Neurogenetics

, Volume 1, Issue 4, pp 281–288

The Y-chromosomal genes SRY and ZFY are transcribed in adult human brain

Authors

  • Anette Mayer
    • Department of Anatomy and Cell Biology, University of Ulm, D-89069 Ulm, Germany
  • Georgia Lahr
    • Department of Anatomy and Cell Biology, University of Ulm, D-89069 Ulm, Germany
  • Dick F. Swaab
    • The Netherlands Institute for Brain Research, 1105 AZ Amsterdam ZO, The Netherlands
  • Christof Pilgrim
    • Department of Anatomy and Cell Biology, University of Ulm, D-89069 Ulm, Germany
  • I. Reisert
    • Department of Anatomy and Cell Biology, University of Ulm, D-89069 Ulm, Germany
Original article

DOI: 10.1007/s100480050042

Cite this article as:
Mayer, A., Lahr, G., Swaab, D. et al. Neurogenetics (1998) 1: 281. doi:10.1007/s100480050042

ABSTRACT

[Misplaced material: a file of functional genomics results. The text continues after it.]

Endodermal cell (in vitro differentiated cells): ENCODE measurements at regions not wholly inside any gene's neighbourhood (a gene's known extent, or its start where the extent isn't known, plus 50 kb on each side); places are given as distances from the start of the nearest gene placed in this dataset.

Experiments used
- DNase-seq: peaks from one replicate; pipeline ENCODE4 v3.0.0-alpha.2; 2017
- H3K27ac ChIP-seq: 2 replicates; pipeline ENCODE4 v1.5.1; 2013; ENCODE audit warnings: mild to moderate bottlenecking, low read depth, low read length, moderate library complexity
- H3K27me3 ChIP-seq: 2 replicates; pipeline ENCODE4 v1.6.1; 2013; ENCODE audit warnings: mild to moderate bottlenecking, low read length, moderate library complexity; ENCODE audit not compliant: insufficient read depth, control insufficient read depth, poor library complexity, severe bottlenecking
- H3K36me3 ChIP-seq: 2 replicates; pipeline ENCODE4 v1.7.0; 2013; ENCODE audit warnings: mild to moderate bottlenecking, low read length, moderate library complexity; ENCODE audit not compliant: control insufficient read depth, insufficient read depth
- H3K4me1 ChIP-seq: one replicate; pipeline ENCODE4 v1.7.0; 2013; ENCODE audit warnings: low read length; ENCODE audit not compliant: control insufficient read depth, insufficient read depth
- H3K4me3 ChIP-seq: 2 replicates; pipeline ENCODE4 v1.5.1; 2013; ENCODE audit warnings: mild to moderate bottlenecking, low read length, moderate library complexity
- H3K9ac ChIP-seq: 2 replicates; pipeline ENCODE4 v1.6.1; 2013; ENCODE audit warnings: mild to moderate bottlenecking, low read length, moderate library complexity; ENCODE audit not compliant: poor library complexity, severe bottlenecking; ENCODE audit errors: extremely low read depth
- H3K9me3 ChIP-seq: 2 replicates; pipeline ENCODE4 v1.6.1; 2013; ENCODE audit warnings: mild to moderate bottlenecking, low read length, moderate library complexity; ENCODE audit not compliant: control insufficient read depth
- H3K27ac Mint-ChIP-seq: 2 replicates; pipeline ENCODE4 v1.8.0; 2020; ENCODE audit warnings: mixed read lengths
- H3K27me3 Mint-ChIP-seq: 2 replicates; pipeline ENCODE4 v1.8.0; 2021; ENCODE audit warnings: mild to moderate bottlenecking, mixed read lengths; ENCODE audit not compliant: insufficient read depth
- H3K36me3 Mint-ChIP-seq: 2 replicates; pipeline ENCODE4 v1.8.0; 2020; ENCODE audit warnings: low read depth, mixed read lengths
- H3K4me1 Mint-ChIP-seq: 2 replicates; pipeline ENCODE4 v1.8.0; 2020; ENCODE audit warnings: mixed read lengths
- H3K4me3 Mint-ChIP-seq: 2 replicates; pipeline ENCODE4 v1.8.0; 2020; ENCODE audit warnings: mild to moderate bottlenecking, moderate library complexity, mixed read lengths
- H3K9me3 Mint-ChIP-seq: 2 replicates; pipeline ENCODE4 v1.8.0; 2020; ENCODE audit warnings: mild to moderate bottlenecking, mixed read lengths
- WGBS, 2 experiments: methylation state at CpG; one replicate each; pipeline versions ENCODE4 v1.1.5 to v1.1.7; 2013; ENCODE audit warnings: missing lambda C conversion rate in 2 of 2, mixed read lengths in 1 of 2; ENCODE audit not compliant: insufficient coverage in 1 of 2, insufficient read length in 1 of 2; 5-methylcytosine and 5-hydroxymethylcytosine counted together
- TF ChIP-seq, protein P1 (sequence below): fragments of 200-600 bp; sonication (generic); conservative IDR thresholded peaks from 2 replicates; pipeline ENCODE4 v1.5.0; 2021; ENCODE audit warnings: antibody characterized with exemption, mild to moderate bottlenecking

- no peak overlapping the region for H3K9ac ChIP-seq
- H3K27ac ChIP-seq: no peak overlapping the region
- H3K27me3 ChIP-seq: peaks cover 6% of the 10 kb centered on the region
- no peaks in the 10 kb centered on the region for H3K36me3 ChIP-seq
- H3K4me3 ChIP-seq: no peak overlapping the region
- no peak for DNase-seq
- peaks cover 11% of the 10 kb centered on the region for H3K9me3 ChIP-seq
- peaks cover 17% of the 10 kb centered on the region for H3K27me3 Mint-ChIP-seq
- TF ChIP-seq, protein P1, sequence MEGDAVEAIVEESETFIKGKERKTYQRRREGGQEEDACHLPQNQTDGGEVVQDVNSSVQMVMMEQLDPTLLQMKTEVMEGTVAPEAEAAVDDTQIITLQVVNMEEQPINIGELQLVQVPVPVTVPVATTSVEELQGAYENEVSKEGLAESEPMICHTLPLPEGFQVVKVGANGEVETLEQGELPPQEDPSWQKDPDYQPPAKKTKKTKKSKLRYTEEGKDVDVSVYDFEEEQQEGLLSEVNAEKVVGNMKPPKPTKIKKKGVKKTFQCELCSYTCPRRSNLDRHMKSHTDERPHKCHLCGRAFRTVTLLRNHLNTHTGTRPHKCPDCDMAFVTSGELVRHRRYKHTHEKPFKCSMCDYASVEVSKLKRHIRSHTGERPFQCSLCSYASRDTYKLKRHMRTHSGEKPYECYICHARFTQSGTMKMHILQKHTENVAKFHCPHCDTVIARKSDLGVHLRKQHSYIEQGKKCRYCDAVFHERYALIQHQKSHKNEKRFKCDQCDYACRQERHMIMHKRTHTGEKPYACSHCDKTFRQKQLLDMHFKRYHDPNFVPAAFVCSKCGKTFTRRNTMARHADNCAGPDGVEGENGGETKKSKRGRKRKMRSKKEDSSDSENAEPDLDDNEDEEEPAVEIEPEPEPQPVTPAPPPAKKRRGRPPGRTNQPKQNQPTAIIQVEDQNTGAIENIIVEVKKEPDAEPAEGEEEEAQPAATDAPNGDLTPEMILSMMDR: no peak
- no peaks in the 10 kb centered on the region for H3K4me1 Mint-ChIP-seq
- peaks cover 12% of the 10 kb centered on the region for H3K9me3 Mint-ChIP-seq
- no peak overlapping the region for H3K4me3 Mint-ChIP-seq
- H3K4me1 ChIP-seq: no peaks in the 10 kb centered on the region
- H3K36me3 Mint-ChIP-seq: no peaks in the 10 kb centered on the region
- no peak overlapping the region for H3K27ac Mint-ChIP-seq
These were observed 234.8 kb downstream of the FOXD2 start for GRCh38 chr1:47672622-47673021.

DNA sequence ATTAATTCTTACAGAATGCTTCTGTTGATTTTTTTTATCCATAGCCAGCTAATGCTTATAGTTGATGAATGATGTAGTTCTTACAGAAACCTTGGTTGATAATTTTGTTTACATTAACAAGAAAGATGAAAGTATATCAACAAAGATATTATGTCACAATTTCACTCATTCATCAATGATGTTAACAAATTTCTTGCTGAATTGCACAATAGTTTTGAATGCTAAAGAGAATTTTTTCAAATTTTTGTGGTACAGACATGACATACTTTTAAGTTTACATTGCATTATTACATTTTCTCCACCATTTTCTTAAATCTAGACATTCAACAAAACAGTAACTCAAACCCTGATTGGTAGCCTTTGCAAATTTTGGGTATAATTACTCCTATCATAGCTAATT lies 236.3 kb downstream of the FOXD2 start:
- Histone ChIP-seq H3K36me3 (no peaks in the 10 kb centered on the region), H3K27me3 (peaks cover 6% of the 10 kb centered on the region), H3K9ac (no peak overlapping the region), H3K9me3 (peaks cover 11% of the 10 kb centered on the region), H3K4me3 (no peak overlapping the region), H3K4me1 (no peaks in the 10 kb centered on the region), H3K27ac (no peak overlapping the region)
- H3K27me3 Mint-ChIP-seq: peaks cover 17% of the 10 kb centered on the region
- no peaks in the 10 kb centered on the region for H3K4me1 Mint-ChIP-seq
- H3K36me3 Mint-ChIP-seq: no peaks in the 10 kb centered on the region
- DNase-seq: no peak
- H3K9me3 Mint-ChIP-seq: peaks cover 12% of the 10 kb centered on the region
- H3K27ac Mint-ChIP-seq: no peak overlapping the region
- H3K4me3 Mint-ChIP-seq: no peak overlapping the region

Sexual differentiation of the brain is thought to be regulated by hormonal signals from the developing male gonad. However, more-recent experimental and clinical data throw some doubt on the general validity of the "classical" steroid hypothesis and suggest that additional intervening factors or mechanisms need to be considered. In particular, it is now envisaged that neurons are capable of acquiring sex-specific properties independently of their hormonal environment. Here we show that two Y-chromosomal genes involved in sex determination of the gonad, SRY and ZFY, are transcribed in hypothalamus, and frontal and temporal cortex of the adult male human brain. These genes are candidates for male-specific transcriptional regulators that could confer upon human brain cells the potential for hormone-independent realization and maintenance of genetic sex.

Key words SRYZFYSexual differentiationHypothalamusCortex

Copyright information

© Springer-Verlag Berlin Heidelberg 1998